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Improving Accessibility for All
 
Innovation Grant winners

How can we make Harvard web products accessible to all our users? In 2016, experts from across the University joined together to address this question. “Building a Participant Pool for Internal Accessibility Testing at Harvard” was one of the projects selected for the President’s Administrative Innovation Fund. In this Q&A, team members reflect on its progress, lessons learned, and the future of user experience at Harvard.  

 

Q: How would you describe your project in a nutshell?

Kris Markman, Director of Digital Learning and User Experience, Harvard Library: The goal of this project was to create a low-cost approach for performing consistent and regular accessibility testing across a variety of Harvard products. We developed a process for recruiting native users of assistive technology (AT)—such as screen readers, zooming software, and speech-input software—who would serve as potential testers for Harvard interfaces.

We tested products from across the University, including PeopleSoft, My.Harvard, digital learning sites from HarvardX, Harvard Library, and Harvard Graduate School of Education (HGSE), along with library interfaces, including LibGuides and the beta version of the Video Delivery Service. We built a participant database of more than 40 local assistive technology users, 10 of whom tested products during the grant period.

The cross-University project team was led by Amy Deschenes (Senior User Experience Consultant for Harvard Library) and included representatives from HUIT (Library Technology Services; Academic Technology), HarvardX, and University Disability Services, as well as the Digital Learning & User Experience team.

 

What’s the most surprising thing you learned during the project?

Vittorio Bucchieri, Senior User Experience Lead, HUIT Academic Technology: How Harvard’s culture fosters opportunities and provides support for innovation and collaboration across units.

Kris Markman: One thing that surprised me was how excited our participants were to work with us. Several of the testers told me afterwards how glad they were that Harvard was undertaking this project. Our testers took their role seriously and gave detailed, thoughtful feedback.

 

What is the team most proud of?

Vittorio Bucchieri: Making tangible progress toward the awareness of accessibility and the importance of making Harvard products usable for anyone, regardless of any physical or mental difference.

Janet Hlozik Taylor, User Experience Librarian, Library Technology Services: Working to improve accessibility is a unifying activity. The grant team shared a common vision of inclusion and the belief that we could promote accessibility in pragmatic, effective ways through low-barrier testing. Team members developed thoughtful processes that minimized pain points for both testers and participants while increasing the likelihood of a productive interaction for all.

Kyle Shachmut, HarvardX Project Manager for Accessibility: [The grant] created a framework for the team to create a more sustainable process and product that we hope can be used by the entire University to help everyone build more accessible technology. There’s no substitute for native assistive technology users testing digital products as part of accessibility quality assurance. Before, this testing usually happened only when a product owner or department knew students or staff who could do this kind of work. Through this project, that barrier is eliminated for the Harvard community.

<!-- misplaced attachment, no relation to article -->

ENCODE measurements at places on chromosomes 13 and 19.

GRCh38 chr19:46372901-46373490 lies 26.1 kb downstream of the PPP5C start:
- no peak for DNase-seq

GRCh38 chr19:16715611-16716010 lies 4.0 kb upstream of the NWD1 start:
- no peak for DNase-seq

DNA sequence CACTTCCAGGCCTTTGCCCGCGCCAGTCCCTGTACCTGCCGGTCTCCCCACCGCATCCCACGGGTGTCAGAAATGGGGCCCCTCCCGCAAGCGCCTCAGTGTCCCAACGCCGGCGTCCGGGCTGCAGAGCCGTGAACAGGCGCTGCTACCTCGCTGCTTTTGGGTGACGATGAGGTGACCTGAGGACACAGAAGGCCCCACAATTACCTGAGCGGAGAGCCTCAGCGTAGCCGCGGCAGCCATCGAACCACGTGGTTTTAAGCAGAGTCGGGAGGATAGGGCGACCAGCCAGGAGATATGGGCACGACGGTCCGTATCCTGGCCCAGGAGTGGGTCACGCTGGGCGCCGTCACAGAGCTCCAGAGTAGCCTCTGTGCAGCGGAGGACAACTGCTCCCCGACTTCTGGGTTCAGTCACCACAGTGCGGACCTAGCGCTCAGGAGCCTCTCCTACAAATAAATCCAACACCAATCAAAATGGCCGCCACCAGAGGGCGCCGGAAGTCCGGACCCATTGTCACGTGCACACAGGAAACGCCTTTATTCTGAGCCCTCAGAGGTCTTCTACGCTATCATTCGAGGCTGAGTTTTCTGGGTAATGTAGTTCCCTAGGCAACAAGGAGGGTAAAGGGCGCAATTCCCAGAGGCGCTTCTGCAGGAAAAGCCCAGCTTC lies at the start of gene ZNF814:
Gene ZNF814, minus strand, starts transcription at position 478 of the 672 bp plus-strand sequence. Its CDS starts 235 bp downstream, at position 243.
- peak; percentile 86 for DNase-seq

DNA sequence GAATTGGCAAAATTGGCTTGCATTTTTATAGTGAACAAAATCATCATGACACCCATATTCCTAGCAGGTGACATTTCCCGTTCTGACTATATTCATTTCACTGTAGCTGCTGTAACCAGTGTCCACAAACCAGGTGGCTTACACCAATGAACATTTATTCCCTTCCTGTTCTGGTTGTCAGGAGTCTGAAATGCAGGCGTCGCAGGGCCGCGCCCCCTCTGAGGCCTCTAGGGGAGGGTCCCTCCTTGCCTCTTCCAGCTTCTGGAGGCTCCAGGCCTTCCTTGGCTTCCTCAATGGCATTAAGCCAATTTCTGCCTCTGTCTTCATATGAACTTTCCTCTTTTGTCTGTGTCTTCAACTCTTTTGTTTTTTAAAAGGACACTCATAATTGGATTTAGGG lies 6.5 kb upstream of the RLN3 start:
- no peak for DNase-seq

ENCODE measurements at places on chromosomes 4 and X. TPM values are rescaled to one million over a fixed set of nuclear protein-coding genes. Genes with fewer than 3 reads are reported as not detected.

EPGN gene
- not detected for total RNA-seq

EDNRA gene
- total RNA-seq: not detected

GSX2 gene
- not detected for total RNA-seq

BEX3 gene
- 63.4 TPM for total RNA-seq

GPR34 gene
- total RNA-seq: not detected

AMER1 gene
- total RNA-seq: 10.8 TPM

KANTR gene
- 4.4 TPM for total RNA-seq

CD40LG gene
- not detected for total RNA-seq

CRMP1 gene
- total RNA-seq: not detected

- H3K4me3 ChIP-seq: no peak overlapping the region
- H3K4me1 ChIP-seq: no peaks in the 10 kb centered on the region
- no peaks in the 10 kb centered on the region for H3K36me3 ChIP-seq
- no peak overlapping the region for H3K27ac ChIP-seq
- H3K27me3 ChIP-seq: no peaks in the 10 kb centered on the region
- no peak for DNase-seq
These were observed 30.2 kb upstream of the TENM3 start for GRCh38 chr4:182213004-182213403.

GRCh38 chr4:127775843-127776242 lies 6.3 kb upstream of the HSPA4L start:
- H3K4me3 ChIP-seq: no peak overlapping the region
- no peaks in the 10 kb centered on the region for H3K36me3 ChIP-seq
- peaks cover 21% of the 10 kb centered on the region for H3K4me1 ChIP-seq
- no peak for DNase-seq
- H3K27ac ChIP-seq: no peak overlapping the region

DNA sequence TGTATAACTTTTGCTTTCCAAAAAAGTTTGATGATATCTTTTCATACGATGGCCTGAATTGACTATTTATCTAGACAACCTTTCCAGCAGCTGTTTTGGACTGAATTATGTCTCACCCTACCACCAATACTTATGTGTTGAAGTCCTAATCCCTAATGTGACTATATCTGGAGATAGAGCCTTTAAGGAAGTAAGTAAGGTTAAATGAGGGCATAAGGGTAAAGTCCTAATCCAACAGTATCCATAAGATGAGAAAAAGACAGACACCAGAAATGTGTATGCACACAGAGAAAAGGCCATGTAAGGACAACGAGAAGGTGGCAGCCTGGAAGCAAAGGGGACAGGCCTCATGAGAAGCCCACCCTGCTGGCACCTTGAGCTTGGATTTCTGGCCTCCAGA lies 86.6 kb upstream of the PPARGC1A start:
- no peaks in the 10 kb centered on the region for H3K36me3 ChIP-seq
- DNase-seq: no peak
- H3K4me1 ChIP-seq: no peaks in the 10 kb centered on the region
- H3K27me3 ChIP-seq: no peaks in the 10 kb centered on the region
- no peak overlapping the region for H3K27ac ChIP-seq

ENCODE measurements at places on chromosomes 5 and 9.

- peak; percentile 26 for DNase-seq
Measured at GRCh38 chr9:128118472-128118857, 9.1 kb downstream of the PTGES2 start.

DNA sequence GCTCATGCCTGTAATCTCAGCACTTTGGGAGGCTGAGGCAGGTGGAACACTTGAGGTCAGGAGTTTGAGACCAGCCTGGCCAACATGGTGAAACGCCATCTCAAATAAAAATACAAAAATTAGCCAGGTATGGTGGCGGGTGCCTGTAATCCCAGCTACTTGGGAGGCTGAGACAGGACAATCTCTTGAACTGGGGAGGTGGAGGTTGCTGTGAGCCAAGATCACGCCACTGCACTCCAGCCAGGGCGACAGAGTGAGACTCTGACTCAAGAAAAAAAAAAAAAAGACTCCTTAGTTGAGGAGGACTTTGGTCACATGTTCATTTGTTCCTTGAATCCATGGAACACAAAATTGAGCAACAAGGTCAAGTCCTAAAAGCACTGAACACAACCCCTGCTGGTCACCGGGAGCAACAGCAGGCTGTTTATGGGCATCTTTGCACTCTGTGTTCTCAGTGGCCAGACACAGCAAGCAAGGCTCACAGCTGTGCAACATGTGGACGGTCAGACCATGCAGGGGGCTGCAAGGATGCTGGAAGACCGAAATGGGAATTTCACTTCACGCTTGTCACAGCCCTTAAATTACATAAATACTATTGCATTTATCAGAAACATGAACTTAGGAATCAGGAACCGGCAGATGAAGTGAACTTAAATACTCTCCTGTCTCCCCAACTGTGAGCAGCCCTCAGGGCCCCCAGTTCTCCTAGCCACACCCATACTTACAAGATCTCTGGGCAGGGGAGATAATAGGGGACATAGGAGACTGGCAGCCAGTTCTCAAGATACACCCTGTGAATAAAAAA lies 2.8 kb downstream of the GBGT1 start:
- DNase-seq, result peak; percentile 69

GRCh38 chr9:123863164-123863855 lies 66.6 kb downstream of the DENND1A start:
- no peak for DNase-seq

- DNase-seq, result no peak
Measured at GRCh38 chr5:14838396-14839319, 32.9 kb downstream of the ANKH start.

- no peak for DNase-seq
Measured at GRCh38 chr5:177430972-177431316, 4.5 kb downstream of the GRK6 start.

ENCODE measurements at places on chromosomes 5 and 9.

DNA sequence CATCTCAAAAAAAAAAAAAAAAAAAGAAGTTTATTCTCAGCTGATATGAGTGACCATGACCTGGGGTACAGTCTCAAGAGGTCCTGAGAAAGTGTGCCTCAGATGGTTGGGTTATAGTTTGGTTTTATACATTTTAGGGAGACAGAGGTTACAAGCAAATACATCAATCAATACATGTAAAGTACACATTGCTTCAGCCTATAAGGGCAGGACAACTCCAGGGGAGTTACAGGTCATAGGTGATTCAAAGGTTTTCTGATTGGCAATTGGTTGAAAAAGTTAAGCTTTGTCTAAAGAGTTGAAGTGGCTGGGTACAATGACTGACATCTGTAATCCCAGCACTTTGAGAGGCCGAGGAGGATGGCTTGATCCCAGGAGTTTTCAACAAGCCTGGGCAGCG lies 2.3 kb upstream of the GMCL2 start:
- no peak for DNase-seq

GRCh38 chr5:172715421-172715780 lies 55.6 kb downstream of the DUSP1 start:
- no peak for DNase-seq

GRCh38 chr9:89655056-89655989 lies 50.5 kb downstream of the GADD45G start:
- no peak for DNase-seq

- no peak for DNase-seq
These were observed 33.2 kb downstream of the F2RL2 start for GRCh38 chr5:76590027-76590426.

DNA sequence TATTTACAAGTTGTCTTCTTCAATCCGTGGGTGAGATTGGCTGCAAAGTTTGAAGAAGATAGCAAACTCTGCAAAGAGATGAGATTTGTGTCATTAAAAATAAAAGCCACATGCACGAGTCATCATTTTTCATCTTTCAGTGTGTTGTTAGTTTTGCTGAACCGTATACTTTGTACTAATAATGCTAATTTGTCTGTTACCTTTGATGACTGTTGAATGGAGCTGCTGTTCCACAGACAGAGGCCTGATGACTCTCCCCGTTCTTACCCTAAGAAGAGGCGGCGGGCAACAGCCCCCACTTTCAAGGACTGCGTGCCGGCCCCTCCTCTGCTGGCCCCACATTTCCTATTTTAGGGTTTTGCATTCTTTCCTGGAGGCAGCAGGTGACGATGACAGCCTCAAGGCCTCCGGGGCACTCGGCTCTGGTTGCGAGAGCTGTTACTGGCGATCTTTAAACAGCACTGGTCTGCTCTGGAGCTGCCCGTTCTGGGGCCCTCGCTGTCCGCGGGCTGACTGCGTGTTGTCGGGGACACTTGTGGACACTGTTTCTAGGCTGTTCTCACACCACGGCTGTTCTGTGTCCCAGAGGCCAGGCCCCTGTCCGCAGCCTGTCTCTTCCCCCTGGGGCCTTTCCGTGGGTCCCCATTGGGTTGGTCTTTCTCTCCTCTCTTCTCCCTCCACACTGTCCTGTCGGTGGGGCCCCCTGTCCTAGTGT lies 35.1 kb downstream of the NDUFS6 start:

Danielle Lavoie, User Research Center Lab Manager, Harvard Library: I was delighted to be a part of the process, connecting participants and testers to ensure Harvard’s digital products are accessible for all. Providing an opportunity to improve the Harvard experience for those with disabilities is an achievement and a valuable resource for both Harvard and the community. I’m fortunate to have had this opportunity with the PAIF Grant and look forward to coordinating tests through the Accessibility Participant Pool in the future.

 

How do you plan on using the data you gathered?

Vittorio Bucchieri: The data will contribute to change the mindset of stakeholders, content creators, and developers so that accessibility will become a natural consideration when defining, designing, and developing Harvard University products.

Kyle Shachmut: HarvardX has been working on accessibility for a while. The pilot phase of this project allowed us to make significant improvements according to the feedback of a diverse pool of native assistive technology users.  

Kris Markman: At the library, the data we gathered when testing tutorials on the Digital Learning Launchpad is leading directly to improvements to existing tutorials and informing how we design them in the future. Similarly, the feedback from testing LibGuides will be used in a future refresh of existing templates.

 

How will this research inform the user experience at Harvard Library?

Kris Markman: During this grant project, we learned so much about how to improve not only the specific sites we tested, but also how to think about designing new sites and interfaces. It’s one thing to read about web accessibility, but sitting next to a native AT user who is struggling or confused really drives home how important thoughtful design is. It makes these issues come alive in a way that’s harder to achieve as a non-native user of AT.

The Library will be able to improve all of its interfaces through testing with participants in the pool. More importantly, learning how native AT users experience our products will help us make the right design decisions from the beginning. Accessible interfaces are usable interfaces, so it's a win-win for our entire community.

 

Q&A was edited and condensed.

Published on September 6, 2017. 

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